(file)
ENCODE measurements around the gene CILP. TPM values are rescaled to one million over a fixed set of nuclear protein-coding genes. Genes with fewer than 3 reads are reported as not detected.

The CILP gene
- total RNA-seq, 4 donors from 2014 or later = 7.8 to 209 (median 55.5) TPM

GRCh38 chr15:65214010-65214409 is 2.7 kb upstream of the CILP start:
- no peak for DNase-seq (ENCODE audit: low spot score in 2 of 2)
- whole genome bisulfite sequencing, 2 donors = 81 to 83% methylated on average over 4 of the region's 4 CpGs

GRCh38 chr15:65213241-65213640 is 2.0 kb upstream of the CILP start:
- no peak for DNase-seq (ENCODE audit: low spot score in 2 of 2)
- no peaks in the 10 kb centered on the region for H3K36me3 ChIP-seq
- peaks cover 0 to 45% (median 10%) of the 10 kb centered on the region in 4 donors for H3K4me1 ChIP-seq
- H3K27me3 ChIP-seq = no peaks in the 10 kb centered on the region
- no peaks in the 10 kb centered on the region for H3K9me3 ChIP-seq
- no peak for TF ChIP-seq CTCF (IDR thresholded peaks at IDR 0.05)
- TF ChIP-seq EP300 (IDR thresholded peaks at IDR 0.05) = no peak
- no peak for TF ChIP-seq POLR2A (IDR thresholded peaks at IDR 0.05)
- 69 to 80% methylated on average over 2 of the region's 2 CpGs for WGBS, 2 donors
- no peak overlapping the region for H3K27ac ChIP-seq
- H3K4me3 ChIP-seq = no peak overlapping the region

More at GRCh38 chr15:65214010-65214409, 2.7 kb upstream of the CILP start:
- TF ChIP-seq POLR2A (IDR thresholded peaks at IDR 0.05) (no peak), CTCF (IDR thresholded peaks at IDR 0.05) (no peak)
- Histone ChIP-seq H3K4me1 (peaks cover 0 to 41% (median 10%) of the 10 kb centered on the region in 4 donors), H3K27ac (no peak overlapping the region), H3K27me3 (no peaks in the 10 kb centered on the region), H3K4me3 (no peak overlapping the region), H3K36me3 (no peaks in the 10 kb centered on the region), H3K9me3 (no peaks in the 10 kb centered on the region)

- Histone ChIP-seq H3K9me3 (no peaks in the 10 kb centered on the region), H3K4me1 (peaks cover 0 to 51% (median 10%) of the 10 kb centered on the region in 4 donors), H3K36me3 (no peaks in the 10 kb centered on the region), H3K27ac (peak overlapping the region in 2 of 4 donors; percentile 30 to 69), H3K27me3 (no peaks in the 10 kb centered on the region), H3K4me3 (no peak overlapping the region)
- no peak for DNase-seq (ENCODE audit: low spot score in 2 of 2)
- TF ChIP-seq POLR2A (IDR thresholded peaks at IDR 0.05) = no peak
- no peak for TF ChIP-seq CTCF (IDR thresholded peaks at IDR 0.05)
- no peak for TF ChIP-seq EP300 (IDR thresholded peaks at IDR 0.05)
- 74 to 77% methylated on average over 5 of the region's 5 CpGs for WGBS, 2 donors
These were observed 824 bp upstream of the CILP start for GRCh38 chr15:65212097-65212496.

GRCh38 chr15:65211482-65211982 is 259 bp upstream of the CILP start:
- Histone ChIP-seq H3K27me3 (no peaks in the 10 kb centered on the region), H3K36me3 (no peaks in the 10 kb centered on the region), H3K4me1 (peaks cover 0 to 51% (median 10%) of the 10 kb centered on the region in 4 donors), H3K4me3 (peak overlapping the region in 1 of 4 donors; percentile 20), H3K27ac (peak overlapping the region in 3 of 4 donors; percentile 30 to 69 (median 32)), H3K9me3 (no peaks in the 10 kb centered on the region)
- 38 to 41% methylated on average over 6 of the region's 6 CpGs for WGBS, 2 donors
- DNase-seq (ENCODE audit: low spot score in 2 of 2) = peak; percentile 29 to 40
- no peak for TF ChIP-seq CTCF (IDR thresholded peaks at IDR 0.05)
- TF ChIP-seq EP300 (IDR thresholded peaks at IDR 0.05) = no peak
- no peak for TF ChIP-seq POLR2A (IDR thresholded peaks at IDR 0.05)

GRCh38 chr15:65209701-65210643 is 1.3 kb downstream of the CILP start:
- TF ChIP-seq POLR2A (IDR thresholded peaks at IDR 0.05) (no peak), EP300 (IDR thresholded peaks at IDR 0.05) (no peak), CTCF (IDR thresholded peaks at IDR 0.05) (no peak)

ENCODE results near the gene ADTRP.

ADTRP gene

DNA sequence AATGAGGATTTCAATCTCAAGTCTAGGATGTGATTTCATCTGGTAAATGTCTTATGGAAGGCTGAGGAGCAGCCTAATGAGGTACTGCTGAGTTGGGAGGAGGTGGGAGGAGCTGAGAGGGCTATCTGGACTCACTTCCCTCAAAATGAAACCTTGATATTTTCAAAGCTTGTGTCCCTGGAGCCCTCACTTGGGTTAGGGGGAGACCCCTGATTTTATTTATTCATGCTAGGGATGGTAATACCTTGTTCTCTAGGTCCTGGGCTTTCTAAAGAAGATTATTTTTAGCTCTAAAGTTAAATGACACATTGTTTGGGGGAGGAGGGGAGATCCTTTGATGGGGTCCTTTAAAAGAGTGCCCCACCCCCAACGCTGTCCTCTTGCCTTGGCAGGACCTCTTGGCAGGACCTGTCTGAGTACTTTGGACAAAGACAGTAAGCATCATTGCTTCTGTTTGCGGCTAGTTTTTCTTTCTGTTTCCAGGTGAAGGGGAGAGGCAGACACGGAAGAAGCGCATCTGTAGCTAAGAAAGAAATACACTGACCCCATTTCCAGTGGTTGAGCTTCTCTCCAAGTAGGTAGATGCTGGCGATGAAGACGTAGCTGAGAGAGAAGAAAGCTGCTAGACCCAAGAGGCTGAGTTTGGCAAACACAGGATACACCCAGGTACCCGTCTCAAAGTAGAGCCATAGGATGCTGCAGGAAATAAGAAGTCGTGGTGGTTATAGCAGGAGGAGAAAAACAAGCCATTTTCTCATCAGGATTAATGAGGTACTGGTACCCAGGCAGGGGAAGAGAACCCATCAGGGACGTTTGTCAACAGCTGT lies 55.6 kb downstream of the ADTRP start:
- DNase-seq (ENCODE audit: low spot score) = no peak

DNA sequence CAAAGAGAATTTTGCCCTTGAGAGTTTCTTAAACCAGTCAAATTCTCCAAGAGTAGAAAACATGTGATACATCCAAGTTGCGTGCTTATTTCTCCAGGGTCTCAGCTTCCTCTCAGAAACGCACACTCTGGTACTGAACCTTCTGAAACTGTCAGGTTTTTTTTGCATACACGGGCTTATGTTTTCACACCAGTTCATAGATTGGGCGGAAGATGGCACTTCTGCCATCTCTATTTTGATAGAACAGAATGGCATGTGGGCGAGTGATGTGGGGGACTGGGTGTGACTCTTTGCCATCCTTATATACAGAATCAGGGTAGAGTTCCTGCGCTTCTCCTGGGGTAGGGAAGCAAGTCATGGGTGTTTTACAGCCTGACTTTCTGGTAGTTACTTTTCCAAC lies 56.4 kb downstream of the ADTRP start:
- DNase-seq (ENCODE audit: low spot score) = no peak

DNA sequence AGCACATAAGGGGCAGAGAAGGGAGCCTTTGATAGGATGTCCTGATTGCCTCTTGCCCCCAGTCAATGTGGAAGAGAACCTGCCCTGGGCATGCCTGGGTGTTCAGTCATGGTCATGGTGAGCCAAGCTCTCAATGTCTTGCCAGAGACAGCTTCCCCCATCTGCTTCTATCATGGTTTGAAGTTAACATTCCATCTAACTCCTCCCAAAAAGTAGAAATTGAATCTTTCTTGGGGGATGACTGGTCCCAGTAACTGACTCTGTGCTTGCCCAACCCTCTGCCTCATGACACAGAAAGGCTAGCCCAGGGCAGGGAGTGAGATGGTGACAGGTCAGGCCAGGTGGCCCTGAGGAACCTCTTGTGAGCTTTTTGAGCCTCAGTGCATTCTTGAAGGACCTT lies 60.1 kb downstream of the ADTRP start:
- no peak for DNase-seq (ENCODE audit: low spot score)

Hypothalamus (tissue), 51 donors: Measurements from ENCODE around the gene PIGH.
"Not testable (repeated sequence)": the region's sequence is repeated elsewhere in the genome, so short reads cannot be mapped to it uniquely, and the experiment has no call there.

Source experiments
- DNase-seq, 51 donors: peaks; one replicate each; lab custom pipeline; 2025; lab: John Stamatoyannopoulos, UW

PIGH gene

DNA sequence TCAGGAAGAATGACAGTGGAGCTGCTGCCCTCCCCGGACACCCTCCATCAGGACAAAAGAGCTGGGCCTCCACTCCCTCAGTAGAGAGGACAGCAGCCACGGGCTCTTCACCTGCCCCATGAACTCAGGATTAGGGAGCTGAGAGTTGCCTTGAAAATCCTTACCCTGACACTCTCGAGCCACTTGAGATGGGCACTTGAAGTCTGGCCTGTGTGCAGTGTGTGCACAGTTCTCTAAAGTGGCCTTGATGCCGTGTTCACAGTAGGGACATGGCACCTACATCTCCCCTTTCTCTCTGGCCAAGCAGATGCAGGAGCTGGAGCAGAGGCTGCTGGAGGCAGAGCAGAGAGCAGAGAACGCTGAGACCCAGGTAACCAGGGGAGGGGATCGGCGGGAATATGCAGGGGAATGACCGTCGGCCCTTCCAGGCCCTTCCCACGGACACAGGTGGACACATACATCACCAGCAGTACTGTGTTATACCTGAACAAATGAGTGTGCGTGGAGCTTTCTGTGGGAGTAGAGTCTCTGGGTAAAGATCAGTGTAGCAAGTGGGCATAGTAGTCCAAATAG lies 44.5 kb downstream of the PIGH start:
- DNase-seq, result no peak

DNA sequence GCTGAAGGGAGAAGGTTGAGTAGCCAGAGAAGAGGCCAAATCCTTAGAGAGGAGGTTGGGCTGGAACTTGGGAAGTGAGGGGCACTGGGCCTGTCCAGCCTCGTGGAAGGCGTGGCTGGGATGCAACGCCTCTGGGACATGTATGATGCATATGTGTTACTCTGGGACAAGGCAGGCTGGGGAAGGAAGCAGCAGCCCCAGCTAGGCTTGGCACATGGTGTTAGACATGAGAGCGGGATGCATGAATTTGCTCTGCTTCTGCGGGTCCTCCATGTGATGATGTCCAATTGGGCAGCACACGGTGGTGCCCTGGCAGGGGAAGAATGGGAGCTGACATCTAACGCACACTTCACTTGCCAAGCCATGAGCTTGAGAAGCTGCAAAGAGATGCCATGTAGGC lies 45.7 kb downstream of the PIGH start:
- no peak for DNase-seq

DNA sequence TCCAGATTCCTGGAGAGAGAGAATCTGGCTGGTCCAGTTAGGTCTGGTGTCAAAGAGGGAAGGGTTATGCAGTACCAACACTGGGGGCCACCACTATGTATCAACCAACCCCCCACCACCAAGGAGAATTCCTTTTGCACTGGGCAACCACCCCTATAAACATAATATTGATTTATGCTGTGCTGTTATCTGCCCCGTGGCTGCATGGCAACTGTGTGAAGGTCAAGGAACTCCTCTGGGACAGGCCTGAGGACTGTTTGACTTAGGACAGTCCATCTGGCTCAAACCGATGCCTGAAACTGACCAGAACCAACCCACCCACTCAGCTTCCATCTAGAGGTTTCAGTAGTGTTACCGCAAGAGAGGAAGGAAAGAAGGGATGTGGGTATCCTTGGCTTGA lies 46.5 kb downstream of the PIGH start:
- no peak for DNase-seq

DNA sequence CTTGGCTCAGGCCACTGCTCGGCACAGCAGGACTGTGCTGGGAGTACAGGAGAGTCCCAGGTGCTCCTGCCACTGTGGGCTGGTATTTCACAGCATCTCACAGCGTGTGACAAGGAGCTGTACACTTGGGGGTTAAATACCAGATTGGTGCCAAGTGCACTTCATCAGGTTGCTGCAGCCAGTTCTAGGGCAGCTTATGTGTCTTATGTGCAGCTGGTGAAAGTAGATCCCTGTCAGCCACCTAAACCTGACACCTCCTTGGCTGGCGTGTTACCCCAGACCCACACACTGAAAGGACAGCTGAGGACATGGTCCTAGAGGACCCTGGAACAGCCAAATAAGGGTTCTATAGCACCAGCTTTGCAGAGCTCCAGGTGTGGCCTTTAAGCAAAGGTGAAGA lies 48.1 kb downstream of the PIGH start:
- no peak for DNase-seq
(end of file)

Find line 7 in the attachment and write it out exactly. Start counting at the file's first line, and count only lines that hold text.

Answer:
GRCh38 chr15:65213241-65213640 is 2.0 kb upstream of the CILP start: